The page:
The national organization launched in 2015 and has since amassed more than 30,000 participating students and teachers. Its mission is to encourage high school students to pursue a teaching career through skill development and hands-on experience. It offers competitions related to public speaking and other teaching skills at state and national conferences.

While considering ways to leverage Harrisburg career and technical education programs, Lape remembered his own experience with Future Farmers of America as a high schooler.

“I didn’t have cows and pigs – I didn’t grow up like that – but I had the leadership side. So parliamentary procedure, public speaking, job interviews. Those were the events that I thrived in, in FFA,” said Lape.

He also traveled to state and national conferences as a student thanks to his involvement with FFA. “I got to see the world through the organization. And I said, ‘We don’t have that for education.'”

Lape is now state director of Educators Rising South Dakota, which over the past six years has grown to more than 350 student members spread across 50 chapters in the state.

Some schools treat it like any other extra curricular club with a teacher advising. Others, like Harrisburg High School, offer it as an extension of existing career and technical education classes, which weave competition material into classroom assignments.

‘Our future teachers are in our schools’

One competition area centers on lesson planning and development. High school students create a lesson plan and deliver it in a real classroom, while judges review a recording of the lesson during competition.

Katelyn Christopherson, a junior at Harrisburg High School and a state officer with Educators Rising South Dakota, placed third last year at the national Educators Rising conference for her lesson plan geared toward middle schoolers.

This year, Christopherson created a lesson plan that uses ice cream to explain states of matter, which she recently presented to second graders at Explorer Elementary in Harrisburg.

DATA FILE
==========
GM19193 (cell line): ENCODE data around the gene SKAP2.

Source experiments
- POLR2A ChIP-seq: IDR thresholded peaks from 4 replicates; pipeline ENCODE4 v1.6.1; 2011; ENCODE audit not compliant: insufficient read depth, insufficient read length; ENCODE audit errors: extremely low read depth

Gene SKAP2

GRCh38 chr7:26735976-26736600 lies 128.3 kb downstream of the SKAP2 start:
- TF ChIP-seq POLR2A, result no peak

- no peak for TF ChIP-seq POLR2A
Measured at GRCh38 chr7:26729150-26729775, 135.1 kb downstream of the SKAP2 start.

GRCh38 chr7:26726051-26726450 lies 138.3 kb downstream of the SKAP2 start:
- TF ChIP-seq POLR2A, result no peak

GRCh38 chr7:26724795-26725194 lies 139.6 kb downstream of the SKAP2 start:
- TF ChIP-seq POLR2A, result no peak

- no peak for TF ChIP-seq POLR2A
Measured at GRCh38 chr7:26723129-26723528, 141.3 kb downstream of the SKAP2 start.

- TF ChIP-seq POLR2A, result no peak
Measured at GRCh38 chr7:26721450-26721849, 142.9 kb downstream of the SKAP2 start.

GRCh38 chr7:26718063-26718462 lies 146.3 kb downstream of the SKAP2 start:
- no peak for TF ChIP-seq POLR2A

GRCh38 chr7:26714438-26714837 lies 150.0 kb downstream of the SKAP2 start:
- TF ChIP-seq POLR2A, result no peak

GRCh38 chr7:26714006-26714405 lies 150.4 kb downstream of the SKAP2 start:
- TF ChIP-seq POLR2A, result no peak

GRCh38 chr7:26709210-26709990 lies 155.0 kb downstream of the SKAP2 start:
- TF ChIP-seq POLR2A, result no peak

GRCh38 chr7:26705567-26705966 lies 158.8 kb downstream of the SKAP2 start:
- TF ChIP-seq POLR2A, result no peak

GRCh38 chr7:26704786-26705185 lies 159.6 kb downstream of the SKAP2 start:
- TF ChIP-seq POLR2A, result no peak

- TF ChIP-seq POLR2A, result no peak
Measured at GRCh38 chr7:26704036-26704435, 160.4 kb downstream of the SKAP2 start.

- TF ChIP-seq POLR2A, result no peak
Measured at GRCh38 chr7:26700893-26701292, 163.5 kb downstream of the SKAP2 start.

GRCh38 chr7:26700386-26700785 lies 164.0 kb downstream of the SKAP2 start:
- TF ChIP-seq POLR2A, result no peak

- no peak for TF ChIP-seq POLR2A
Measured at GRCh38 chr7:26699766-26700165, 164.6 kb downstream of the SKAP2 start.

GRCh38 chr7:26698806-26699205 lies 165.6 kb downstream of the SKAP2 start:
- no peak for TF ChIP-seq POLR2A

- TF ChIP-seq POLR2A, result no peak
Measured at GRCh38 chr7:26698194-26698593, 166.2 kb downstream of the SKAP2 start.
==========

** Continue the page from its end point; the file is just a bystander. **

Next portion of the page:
“The thing I pride myself on when I do these lesson plans is making sure I have multiple different ways to learn it because everybody is so different,” said Christopherson.

Her lesson plan included a demonstration of an ice cream recipe, a YouTube video, and a coloring worksheet. Christopherson fielded questions from students and managed the classroom as the students’ full-time teacher observed.

“I feel like there’s no other real way to understand this is what you want to do,” said Christopherson. She enjoys the hands-on experience and connections she’s made with students in other districts through Educators Rising South Dakota.

“I feel like something that pushes people away from education is, you know, the money or just some other factor,” said Christopherson. “But if we’re putting that spark in and also people are working towards it – because obviously we don’t do it for the money – but I feel like by encouraging those people in other ways that want to be teachers, I feel like we can even help the shortage even more.”

While pay is an important retention measure for teachers, Lape said giving students an opportunity to explore a teaching career early is a critical part of ensuring there’s a pool of potential educators for years to come.

“There’s a national statistic out there that says almost 60% of teachers live and work within 20 miles of where they grew up,” said Lape. “Our future teachers are in our schools.”